How do we keep from getting defensive or shutting down when others are reacting or acting badly? Some of us get embarrassed and feel the other person’s behavior is a direct reflection on us. We fear for our own reputation/credibility by association. Some of us feel fearful as if we are in danger and need to get a way from the situation and/ or the person’s negative energy. Some of us get angry and feel we need to convince the other person they are wrong to feel/react the way they are and that they need to change what they are doing. Unfortunately, none of these responses work or allow us to stay in our power.
When someone is acting in ways that don’t feel good to us, our instinct is to protect ourselves from the negativity by justifying, defending or explaining ourselves, or by ignoring, controlling or criticizing their behavior. These are the ways we have been taught to get others to stop reacting even though it rarely works. When we respond this way, we are buying into the other person’s negative story about what is going on, and the other person will end up feeling wrong about their own experience and reaction. Instead of looking for the other person to change their reaction, try starting with acknowledging how it is for them – what they are experiencing. One of the reasons they are behaving the way they are is because they don’t feel that what they want, or need has been fully seen or heard. By responding to them first with what you notice is happening for them, the other person can feel seen and heard by you without having to change anything. You don’t have to agree with them, you just need to acknowledge what you notice they are experiencing (feelings, facts, assumptions). Then they can calm down and listen to you – but not before. Once they feel seen and heard, they are ready to hear how things are for you – facts, assumptions and feelings – and any requests you have going forward that would feel better to you.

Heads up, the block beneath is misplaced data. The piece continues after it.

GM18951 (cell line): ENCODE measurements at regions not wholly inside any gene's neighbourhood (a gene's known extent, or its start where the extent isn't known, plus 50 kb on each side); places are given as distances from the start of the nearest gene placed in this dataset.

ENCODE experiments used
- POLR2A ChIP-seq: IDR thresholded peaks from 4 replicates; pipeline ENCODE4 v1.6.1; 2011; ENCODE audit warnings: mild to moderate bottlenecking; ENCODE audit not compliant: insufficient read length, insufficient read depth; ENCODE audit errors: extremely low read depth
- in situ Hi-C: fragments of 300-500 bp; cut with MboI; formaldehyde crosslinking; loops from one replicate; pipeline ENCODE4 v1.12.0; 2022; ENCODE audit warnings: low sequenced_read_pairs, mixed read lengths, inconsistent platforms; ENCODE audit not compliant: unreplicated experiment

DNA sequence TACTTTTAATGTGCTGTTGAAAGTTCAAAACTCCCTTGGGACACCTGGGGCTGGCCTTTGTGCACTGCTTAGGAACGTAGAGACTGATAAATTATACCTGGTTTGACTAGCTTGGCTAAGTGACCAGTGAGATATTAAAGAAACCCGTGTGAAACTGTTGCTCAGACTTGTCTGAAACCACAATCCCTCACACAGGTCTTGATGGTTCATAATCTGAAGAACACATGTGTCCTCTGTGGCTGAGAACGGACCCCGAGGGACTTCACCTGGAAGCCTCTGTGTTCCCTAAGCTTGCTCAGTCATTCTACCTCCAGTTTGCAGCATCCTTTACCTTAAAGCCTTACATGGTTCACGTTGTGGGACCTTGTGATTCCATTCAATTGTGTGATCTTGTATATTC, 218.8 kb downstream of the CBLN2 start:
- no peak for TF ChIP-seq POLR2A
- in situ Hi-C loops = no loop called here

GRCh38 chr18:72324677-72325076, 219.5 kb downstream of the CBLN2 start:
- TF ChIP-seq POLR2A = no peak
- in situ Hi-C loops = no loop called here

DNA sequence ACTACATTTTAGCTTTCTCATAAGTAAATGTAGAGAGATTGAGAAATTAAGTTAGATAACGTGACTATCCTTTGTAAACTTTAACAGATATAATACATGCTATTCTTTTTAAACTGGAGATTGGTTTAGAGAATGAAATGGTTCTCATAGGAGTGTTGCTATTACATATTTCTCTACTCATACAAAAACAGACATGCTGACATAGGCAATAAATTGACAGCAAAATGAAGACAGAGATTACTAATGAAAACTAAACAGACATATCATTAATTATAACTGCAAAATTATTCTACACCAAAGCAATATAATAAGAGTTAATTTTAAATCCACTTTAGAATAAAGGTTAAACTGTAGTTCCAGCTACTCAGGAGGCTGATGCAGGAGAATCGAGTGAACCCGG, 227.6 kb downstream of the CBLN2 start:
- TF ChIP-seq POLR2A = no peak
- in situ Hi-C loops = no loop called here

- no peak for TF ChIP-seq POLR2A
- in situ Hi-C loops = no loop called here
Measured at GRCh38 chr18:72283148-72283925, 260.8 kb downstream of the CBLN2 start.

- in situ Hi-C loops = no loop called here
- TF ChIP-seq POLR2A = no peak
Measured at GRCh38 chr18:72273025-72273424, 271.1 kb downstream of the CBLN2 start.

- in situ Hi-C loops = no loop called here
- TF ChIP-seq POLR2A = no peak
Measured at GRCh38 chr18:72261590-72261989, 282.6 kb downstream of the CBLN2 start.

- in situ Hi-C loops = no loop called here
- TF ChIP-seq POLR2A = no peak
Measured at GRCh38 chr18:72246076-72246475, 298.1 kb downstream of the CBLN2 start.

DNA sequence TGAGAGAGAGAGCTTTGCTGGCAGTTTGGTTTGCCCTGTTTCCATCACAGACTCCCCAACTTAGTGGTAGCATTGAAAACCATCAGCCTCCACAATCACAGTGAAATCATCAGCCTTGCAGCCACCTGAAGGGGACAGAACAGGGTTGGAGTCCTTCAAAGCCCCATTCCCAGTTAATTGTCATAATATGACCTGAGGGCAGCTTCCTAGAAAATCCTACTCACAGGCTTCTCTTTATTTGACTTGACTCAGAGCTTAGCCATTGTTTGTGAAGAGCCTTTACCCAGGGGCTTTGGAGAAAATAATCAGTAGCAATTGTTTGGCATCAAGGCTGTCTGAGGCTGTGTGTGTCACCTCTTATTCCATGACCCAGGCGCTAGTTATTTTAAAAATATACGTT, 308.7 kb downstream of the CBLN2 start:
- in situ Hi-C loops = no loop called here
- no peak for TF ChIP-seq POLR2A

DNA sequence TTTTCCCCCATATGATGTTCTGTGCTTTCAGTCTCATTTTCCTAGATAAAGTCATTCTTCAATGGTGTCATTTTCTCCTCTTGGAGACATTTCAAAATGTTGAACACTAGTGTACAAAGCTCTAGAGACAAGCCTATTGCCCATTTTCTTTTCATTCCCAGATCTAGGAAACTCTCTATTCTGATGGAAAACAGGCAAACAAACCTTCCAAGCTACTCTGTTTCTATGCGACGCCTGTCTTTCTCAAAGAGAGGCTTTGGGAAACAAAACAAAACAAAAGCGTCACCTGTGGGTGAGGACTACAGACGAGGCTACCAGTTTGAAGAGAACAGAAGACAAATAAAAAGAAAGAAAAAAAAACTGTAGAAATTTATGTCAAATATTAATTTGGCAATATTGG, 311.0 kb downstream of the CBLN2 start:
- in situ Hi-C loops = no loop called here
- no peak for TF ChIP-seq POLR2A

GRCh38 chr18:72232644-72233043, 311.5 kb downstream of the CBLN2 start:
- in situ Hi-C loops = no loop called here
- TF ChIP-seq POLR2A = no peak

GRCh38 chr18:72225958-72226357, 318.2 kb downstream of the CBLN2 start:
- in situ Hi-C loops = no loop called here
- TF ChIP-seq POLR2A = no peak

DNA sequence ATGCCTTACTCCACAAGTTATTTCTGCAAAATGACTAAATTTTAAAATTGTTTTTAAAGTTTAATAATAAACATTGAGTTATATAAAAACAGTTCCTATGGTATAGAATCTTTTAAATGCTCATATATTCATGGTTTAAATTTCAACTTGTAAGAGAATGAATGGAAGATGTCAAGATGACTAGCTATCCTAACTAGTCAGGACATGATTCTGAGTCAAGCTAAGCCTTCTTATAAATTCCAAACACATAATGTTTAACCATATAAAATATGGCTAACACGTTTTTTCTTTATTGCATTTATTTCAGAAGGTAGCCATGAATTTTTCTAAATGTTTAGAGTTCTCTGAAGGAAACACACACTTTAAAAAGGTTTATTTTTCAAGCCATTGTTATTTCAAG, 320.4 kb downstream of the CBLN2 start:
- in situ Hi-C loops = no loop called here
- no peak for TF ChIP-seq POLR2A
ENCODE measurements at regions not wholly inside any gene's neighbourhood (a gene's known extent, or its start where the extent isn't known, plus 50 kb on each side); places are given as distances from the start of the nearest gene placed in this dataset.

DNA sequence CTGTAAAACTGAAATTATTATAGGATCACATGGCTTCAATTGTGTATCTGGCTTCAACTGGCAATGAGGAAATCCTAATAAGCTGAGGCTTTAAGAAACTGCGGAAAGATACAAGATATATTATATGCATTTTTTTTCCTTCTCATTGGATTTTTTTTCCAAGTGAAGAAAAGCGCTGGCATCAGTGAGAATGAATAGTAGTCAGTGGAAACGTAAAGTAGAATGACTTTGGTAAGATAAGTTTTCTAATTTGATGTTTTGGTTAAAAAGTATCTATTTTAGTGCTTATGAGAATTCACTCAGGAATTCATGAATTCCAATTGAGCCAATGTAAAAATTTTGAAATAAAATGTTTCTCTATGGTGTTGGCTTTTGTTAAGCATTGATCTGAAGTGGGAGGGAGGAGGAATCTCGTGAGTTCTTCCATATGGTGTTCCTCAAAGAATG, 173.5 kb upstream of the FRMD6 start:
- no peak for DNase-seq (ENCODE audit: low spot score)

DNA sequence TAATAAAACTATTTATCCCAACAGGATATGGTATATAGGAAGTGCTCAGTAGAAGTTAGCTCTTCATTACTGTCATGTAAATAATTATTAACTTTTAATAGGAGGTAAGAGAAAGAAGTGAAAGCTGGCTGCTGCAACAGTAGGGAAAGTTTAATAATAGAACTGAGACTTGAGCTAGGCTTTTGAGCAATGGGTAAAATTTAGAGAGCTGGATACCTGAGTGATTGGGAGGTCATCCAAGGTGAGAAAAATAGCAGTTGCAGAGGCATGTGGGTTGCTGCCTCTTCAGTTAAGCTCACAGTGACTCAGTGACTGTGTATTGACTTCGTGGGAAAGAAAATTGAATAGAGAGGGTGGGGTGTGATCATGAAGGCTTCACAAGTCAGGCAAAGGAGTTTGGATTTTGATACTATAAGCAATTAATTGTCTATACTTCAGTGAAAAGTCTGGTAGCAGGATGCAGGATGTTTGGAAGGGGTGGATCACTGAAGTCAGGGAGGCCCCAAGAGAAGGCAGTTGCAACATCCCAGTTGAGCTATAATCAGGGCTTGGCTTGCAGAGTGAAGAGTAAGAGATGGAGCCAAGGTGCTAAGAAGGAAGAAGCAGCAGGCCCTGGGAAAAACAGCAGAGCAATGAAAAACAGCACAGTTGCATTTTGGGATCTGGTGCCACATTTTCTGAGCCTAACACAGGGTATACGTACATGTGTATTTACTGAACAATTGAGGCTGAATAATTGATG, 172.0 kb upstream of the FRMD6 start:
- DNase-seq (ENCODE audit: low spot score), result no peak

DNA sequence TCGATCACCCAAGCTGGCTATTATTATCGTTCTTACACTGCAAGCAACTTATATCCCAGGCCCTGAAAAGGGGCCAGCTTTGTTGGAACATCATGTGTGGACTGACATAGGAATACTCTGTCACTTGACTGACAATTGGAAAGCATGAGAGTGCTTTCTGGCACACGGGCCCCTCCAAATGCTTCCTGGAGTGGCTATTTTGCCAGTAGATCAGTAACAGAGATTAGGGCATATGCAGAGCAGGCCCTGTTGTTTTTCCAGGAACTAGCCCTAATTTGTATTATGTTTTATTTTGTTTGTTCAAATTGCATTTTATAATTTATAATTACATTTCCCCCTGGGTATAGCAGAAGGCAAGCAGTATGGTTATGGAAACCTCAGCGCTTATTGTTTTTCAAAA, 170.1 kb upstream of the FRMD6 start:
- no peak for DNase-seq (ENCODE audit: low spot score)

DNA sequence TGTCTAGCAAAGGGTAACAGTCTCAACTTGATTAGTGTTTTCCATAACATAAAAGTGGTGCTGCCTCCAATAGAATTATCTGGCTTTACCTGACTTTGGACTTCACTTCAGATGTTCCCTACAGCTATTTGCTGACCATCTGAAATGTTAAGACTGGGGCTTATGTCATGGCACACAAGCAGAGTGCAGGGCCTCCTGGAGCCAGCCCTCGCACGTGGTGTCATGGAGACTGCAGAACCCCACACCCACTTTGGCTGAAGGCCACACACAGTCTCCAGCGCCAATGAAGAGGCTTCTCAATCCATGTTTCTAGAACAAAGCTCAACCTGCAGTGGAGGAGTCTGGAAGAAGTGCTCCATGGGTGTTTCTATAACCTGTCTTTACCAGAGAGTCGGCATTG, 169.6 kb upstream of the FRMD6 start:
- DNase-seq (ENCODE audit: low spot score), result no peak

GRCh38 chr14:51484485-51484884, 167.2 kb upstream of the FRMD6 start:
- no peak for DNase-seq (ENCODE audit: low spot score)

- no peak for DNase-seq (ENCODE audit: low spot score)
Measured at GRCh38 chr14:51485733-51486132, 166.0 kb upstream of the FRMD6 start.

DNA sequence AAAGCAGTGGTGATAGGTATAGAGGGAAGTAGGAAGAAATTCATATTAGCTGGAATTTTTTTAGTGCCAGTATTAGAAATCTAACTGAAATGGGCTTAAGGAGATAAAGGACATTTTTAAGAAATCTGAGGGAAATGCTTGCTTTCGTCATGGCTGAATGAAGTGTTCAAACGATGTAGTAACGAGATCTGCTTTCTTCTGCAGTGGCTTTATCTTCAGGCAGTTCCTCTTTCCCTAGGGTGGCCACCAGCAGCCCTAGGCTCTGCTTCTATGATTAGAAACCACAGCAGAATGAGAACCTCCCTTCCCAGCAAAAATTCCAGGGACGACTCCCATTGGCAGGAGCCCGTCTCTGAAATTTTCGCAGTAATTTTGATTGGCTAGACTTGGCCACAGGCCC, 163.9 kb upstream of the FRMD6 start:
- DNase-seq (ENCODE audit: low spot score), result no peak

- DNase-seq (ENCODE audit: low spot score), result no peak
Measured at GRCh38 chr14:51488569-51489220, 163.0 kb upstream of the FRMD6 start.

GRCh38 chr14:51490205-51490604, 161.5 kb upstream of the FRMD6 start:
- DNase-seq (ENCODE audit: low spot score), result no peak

Lastly, it’s not their job to make you feel better – it’s yours. Once you have stated how it is for you, then let the other person know what you are doing to take care of yourself without making them or yourself wrong. This means you know what you will do to take care of yourself and are ready to stand behind it if your request is not honored. Ways to take care of yourself include changing the subject, ending a conversation, leaving the room, taking a break from the situation, and sometimes leaving the situation. Here are the steps:
- Acknowledge the other person’s experience (feelings, facts, assumptions).
- Acknowledge how it is for you.
- Make a request that feels better to you.
- Tell them what you are doing to take care of you and/or what to expect if they don’t honor your request (consequences).
- Take consistent action if they do not honor your request.
How will you acknowledge another’s experience today?
WANT TO EXPLORE HOW THIS WORKS IN YOUR LIFE?
GET THE WEEKLY EXPLORATION EXERCISE BY SIGNING UP HERE.
IT'S LIKE A HAVING A MINI-SESSION WITH ME, THE BELIEF COACH.